`resampleID=FALSE`

ignores patient covariate correaltions.
Hence the default is `resampleID=TRUE`

.

## 9.9 RxODE output options

### 9.9.1 returnType

`returnType`

This tells what type of object is returned. The
currently supported types are:

`"rxSolve"`

(default) will return a reactive data frame that can change easily change different pieces of the solve and update the data frame. This is the currently standard solving method in RxODE, is used for`rxSolve(object, ...)`

,`solve(object,...)`

,`"data.frame"`

– returns a plain, non-reactive data frame; Currently very slightly faster than`returnType="matrix"`

`"matrix"`

– returns a plain matrix with column names attached to the solved object. This is what is used`object$run`

as well as`object$solve`

`"data.table"`

– returns a`data.table`

; The`data.table`

is created by reference (ie`setDt()`

), which should be fast.`"tbl"`

or`"tibble"`

returns a tibble format.

### 9.9.2 addDosing

`addDosing`

Boolean indicating if the solve should add RxODE
EVID and related columns. This will also include dosing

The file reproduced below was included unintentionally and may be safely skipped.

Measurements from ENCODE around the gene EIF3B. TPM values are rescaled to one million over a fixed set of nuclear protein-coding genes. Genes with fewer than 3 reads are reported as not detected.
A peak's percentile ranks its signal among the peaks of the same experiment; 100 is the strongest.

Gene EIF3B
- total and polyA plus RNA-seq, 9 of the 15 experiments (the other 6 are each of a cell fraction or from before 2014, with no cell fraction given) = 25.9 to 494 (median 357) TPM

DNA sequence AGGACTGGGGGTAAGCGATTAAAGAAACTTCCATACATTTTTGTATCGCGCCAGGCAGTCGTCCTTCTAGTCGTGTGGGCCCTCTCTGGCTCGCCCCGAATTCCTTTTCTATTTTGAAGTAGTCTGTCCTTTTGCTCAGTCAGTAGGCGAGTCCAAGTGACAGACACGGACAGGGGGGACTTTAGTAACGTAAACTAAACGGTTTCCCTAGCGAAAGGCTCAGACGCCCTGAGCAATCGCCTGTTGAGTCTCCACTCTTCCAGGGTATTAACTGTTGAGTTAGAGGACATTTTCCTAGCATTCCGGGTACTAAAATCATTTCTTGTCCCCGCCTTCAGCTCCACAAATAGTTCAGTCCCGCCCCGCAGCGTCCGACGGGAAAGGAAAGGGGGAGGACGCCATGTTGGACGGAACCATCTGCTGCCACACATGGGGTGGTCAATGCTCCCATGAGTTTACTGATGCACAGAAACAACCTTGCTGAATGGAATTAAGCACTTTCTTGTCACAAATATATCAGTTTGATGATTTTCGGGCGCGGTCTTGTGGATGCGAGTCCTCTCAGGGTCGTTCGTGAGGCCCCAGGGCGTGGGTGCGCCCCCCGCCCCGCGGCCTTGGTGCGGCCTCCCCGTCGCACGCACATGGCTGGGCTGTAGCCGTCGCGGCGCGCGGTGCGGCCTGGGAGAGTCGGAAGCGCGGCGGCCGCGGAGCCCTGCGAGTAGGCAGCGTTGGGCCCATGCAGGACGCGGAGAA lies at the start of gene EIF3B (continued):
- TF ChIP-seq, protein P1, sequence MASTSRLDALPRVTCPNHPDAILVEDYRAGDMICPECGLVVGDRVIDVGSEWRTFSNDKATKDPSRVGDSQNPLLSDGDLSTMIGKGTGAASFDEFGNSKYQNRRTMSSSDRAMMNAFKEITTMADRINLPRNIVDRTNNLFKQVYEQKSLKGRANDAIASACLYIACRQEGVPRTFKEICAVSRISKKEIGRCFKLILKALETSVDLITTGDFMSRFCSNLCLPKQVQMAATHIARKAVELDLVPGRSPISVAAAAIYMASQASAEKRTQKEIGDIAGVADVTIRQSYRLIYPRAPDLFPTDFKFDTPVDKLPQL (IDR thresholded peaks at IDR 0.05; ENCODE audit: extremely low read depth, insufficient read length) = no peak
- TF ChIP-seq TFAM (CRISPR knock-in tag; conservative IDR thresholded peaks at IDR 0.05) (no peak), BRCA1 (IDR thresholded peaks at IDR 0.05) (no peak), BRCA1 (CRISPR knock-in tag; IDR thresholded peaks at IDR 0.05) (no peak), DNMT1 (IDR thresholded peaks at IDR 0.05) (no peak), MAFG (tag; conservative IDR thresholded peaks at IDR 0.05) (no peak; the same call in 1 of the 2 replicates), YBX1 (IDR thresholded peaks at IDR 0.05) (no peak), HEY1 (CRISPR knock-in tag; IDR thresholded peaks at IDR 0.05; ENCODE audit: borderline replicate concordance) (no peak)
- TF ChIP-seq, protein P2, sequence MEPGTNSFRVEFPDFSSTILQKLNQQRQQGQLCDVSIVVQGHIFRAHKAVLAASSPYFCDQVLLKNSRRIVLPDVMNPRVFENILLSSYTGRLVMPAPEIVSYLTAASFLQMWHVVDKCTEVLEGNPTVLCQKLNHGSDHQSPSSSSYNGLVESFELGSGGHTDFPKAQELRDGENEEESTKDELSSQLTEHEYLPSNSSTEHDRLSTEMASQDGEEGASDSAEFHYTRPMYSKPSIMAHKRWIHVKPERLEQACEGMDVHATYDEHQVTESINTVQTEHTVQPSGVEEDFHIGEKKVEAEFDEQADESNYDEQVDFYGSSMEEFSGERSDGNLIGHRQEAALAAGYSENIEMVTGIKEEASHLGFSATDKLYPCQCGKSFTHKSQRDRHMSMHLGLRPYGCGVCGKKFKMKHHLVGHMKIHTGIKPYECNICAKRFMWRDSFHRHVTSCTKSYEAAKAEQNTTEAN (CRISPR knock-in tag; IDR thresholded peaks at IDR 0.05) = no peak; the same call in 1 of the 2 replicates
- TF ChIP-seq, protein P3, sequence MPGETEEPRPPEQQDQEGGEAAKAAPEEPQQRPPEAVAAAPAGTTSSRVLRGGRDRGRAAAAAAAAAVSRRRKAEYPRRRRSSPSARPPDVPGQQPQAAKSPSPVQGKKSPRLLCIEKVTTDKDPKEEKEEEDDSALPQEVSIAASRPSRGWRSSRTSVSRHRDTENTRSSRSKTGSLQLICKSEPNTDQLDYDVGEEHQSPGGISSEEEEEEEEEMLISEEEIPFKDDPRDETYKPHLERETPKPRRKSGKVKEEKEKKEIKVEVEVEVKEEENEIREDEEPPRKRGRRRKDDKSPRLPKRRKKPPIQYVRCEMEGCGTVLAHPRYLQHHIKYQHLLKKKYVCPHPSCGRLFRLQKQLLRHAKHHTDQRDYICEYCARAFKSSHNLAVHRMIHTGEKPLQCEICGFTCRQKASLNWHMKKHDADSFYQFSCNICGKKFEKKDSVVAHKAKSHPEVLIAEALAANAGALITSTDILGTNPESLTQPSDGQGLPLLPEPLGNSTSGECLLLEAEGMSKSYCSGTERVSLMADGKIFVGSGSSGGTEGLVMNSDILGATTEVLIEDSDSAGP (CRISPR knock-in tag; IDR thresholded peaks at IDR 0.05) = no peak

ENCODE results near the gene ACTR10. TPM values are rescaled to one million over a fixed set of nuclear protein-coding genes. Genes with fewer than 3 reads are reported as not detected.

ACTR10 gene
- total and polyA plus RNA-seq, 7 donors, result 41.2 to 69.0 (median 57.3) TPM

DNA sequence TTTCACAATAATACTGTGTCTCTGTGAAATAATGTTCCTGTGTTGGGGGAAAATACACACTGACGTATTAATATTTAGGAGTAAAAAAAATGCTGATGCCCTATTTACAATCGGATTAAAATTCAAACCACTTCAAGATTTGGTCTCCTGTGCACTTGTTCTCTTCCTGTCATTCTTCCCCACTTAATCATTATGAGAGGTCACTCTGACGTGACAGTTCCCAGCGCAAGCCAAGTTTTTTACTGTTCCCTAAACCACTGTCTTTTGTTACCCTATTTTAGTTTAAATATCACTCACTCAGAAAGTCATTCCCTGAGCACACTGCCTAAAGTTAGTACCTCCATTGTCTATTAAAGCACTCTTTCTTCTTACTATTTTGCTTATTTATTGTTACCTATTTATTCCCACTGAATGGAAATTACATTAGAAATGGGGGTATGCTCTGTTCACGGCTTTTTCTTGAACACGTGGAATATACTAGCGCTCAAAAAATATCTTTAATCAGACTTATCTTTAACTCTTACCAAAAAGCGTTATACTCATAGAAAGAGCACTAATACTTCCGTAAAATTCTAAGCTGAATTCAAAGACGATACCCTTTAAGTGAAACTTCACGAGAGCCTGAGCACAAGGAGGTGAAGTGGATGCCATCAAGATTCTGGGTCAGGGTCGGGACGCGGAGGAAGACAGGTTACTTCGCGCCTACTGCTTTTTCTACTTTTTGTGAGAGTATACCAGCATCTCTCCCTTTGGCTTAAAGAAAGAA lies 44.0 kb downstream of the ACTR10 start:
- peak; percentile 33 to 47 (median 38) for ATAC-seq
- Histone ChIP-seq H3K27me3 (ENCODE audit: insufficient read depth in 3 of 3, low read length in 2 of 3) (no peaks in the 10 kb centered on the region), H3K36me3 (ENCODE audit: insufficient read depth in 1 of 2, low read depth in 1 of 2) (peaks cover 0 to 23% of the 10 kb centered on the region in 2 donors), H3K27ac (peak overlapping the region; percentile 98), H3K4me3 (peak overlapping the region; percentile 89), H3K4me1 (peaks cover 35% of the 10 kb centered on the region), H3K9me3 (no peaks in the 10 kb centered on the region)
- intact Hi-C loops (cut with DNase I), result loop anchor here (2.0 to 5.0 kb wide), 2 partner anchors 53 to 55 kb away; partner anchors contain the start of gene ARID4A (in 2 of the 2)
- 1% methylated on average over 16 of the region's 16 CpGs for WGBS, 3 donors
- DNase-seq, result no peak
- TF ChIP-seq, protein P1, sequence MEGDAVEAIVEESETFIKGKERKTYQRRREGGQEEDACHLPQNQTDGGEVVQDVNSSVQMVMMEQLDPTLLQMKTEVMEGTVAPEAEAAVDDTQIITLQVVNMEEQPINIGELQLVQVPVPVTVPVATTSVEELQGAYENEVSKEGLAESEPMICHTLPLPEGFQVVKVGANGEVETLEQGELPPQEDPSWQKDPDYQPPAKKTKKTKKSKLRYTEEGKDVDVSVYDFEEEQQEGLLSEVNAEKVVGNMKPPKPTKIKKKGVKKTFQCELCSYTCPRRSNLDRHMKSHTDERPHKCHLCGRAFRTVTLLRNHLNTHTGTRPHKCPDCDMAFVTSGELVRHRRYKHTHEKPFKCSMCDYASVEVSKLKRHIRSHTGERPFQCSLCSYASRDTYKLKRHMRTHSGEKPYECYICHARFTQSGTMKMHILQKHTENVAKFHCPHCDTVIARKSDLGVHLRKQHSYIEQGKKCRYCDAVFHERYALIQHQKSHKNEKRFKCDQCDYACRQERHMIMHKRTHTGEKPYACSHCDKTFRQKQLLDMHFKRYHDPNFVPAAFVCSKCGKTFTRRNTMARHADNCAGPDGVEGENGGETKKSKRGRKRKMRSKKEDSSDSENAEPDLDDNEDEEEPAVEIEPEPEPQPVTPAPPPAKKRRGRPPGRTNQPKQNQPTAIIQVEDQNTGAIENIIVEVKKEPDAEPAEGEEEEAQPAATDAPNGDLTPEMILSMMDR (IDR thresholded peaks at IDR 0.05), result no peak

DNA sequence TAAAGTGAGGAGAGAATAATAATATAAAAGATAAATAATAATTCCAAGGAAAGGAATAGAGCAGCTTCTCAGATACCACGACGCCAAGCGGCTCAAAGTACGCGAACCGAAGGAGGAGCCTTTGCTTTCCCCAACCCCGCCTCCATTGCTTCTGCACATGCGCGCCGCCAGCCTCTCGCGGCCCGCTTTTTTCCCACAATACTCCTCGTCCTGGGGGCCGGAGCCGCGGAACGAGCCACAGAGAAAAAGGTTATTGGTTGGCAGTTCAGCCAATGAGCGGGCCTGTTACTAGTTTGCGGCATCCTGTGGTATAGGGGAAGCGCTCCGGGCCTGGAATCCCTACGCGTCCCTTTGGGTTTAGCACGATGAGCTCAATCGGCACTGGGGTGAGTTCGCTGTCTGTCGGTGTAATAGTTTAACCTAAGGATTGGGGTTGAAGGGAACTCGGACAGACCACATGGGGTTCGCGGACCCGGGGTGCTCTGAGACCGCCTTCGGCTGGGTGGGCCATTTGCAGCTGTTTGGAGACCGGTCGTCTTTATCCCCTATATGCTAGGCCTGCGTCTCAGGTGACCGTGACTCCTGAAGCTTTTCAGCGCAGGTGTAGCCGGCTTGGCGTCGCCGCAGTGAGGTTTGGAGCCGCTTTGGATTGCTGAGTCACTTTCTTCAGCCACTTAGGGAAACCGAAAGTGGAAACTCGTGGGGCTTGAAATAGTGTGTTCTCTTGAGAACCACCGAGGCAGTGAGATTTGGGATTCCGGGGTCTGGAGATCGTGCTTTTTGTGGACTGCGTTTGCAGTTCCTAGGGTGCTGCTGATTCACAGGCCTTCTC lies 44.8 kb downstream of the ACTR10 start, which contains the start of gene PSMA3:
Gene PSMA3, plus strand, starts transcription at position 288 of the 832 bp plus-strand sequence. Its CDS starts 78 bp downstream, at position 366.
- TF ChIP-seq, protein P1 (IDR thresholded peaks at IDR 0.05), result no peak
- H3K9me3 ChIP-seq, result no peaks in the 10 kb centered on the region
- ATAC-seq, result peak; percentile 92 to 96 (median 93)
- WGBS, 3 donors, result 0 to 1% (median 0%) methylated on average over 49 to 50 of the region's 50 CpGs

information and estimates at the doses. Be default, RxODE
only includes estimates at the observations. (default
`FALSE`

). When `addDosing`

is `NULL`

, only
include `EVID=0`

on solve and exclude any model-times or
`EVID=2`

. If `addDosing`

is `NA`

the classic
`RxODE`

EVID events are returned. When `addDosing`

is `TRUE`

add the event information in NONMEM-style format; If
`subsetNonmem=FALSE`

RxODE will also include extra event types
(`EVID`

) for ending infusion and modeled times:

`EVID=-1`

when the modeled rate infusions are turned off (matches`rate=-1`

)`EVID=-2`

When the modeled duration infusions are turned off (matches`rate=-2`

)`EVID=-10`

When the specified`rate`

infusions are turned off (matches`rate>0`

)`EVID=-20`

When the specified`dur`

infusions are turned off (matches`dur>0`

)`EVID=101,102,103,...`

Modeled time where 101 is the first model time, 102 is the second etc.